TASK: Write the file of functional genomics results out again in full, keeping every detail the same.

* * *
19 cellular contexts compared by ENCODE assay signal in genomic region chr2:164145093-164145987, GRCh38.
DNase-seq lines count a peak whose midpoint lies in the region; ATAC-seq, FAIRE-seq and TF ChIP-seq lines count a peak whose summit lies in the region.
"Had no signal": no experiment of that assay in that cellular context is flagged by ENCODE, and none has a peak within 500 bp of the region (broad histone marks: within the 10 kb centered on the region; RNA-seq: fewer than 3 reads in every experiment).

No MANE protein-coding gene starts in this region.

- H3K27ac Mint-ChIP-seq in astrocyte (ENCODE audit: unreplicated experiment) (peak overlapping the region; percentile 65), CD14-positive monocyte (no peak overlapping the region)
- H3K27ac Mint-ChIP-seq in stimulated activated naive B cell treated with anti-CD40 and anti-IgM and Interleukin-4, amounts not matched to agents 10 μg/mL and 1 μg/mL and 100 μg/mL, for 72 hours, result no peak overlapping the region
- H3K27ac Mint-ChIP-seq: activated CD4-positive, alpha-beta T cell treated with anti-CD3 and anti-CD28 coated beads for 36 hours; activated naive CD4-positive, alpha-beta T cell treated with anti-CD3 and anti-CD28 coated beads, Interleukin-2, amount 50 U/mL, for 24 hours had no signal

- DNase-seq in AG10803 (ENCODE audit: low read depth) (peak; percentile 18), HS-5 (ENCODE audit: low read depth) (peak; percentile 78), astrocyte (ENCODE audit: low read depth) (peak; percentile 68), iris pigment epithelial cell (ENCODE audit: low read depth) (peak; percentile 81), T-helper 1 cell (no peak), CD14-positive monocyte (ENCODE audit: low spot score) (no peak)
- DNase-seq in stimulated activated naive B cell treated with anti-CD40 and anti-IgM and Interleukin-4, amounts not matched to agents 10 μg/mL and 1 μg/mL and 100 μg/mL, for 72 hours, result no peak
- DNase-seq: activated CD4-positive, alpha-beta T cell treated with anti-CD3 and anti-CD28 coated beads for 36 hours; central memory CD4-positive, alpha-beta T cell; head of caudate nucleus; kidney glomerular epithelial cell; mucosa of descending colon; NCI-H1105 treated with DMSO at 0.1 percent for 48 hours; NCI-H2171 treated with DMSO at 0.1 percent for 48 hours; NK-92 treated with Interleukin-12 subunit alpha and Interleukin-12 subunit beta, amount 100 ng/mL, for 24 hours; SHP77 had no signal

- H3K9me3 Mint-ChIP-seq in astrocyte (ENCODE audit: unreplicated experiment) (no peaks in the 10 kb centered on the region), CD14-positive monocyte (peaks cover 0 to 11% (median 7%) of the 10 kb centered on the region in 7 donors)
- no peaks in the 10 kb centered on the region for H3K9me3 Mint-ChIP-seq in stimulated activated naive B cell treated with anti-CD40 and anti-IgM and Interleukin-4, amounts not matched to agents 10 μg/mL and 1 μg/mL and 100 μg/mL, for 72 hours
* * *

19 cellular contexts compared by ENCODE assay signal in genomic region chr2:164145093-164145987, GRCh38.
DNase-seq lines count a peak whose midpoint lies in the region; ATAC-seq, FAIRE-seq and TF ChIP-seq lines count a peak whose summit lies in the region.
"Had no signal": no experiment of that assay in that cellular context is flagged by ENCODE, and none has a peak within 500 bp of the region (broad histone marks: within the 10 kb centered on the region; RNA-seq: fewer than 3 reads in every experiment).

No MANE protein-coding gene starts in this region.

- H3K27ac Mint-ChIP-seq in astrocyte (ENCODE audit: unreplicated experiment) (peak overlapping the region; percentile 65), CD14-positive monocyte (no peak overlapping the region)
- H3K27ac Mint-ChIP-seq in stimulated activated naive B cell treated with anti-CD40 and anti-IgM and Interleukin-4, amounts not matched to agents 10 μg/mL and 1 μg/mL and 100 μg/mL, for 72 hours, result no peak overlapping the region
- H3K27ac Mint-ChIP-seq: activated CD4-positive, alpha-beta T cell treated with anti-CD3 and anti-CD28 coated beads for 36 hours; activated naive CD4-positive, alpha-beta T cell treated with anti-CD3 and anti-CD28 coated beads, Interleukin-2, amount 50 U/mL, for 24 hours had no signal

- DNase-seq in AG10803 (ENCODE audit: low read depth) (peak; percentile 18), HS-5 (ENCODE audit: low read depth) (peak; percentile 78), astrocyte (ENCODE audit: low read depth) (peak; percentile 68), iris pigment epithelial cell (ENCODE audit: low read depth) (peak; percentile 81), T-helper 1 cell (no peak), CD14-positive monocyte (ENCODE audit: low spot score) (no peak)
- DNase-seq in stimulated activated naive B cell treated with anti-CD40 and anti-IgM and Interleukin-4, amounts not matched to agents 10 μg/mL and 1 μg/mL and 100 μg/mL, for 72 hours, result no peak
- DNase-seq: activated CD4-positive, alpha-beta T cell treated with anti-CD3 and anti-CD28 coated beads for 36 hours; central memory CD4-positive, alpha-beta T cell; head of caudate nucleus; kidney glomerular epithelial cell; mucosa of descending colon; NCI-H1105 treated with DMSO at 0.1 percent for 48 hours; NCI-H2171 treated with DMSO at 0.1 percent for 48 hours; NK-92 treated with Interleukin-12 subunit alpha and Interleukin-12 subunit beta, amount 100 ng/mL, for 24 hours; SHP77 had no signal

- H3K9me3 Mint-ChIP-seq in astrocyte (ENCODE audit: unreplicated experiment) (no peaks in the 10 kb centered on the region), CD14-positive monocyte (peaks cover 0 to 11% (median 7%) of the 10 kb centered on the region in 7 donors)
- no peaks in the 10 kb centered on the region for H3K9me3 Mint-ChIP-seq in stimulated activated naive B cell treated with anti-CD40 and anti-IgM and Interleukin-4, amounts not matched to agents 10 μg/mL and 1 μg/mL and 100 μg/mL, for 72 hours